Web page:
by John Calvin
"Except the Lord of hosts had left unto us a very small remnant, we should have been as Sodom, and we should have been like unto Gomorrah." - Isaiah 1:9
Except the Lord of hosts had left unto us Here he concludes what he had formerly declared concerning God’s chastisements, that the desolation which shall take place — or rather which is present, and which they now behold — may be compared to the destruction of Sodom, were it not that the Lord snatched as it were from the burning a very small remnant. And this verse confirms what I formerly said, that the Prophet’s description of the calamities which had already taken place is interwoven with those events which were immediately at hand, as if he had said, Be not deceived by flatteries; you would be in the same condition that Sodom and Gomorrah now are, were it not that God, in compassion on you, has preserved a remnant. This agrees with the words of Jeremiah,
It is of the Lord’s mercies that we are not consumed. (La 3:22.)
Hence we ought to observe two things. First, the Prophet here describes utter destruction; and yet, because God had to deal with his Church and his beloved people, that judgment is mitigated by special grace, so that out of the general ruin of the whole nation God rescues his people, whom he justly compares to a very small remnant. But if God punished the crimes of the Jews by such dreadful chastisements, let us consider that we may share the same fate if we imitate their rebellion: for God had set apart that nation for himself, and had distinguished them from the ordinary lot of other men. Why then should he spare us if we shall be hardened in our ungodliness and treachery? Or rather, what is likely to be the result of that mass and sink of crimes in which men throughout the whole world give way to their passions? Unquestionably it will be the same with the fate of Sodom and Gomorrah, unless his vengeance shall be restrained by a regard to that gracious covenant in which he promised that the Church shall be eternal; and this threatening, which is truly awful and alarming, is applicable to all obstinate and incurable men, whose vices no punishments can destroy or weaken.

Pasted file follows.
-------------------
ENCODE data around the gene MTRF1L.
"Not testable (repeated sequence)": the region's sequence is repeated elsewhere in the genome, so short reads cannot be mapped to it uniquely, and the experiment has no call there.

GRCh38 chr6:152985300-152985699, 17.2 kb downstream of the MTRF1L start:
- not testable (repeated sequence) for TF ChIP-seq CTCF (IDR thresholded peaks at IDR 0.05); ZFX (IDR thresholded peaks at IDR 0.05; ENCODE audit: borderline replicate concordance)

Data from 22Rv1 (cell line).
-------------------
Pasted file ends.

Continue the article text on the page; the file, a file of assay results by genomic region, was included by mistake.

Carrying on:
Again, we ought to observe that saying of Jeremiah, which I have already glanced at, that it must be attributed to the tender mercies of God that we are not altogether destroyed. (La 2:22.) For if We Shall Consider the vast amount Of wickedness which prevails among all classes, we shall wonder that even a single individual is left, and that all have not been removed from the land of the living; and in this way God withdraws his hand, (Eze 20:22,) that there may be some Church preserved in the world. This is the reason assigned by Paul, who is the best interpreter of this passage, when, by quoting it, he represses the haughtiness of the Jews, that they may not boast of the mere name, as if it had been enough that they were descended from the fathers; for he reminds them that God could act towards them as he had formerly done towards the fathers, but that through his tender mercies a remnant shall be saved. (Ro 9:27.) And why? That the Church may not utterly perish; for it is through the favor which he bears towards it that the Lord, though our obstinacy lays him under the necessity of trying the severest judgments, still reserves some small seed. (Ro 9:29.) This statement ought to yield us powerful consolation even in those heaviest calamities in which we are apt to think that it is all over with the Church; that, though everything should go into confusion, and the world, as we say, be turned upside down, we may persevere with unshaken fortitude, and may rest assured that God will always be mindful of his Church.
A very small remnant This clause may be connected either with what goes before or with what follows, and accordingly some render it, We would have been almost like Sodom. But I prefer connecting it with the former clause, so as to deduce that the number which God had reserved out of the destruction is small. Some think that: כ (caph) is here used affirmatively, so as to express the matter more strongly; and I have no objection to that view, though we may take it in its natural and literal signification, as if he had said, “and that shall be a small number.” This declaration ought to be carefully observed; for if the Church does not spread far and wide, men are wont to despise her. Hence it comes that hypocrites are proud of their numbers; and weak men, terrified by the pompous display of those numbers, stagger. We also learn from it that we ought not to judge by the largeness of the number, unless we choose to prefer the chaff to the wheat, because the quantity is greater; but we ought to be satisfied with knowing that, though the number of the godly be small, still God acknowledges them as his chosen people; and we ought also to call to remembrance that consolatory saying,
Fear not, little flock; for it is your Father’s good pleasure
to give you the kingdom. (Lu 12:32.)
Source: Calvin's Commentary on Isaiah (.pdf)
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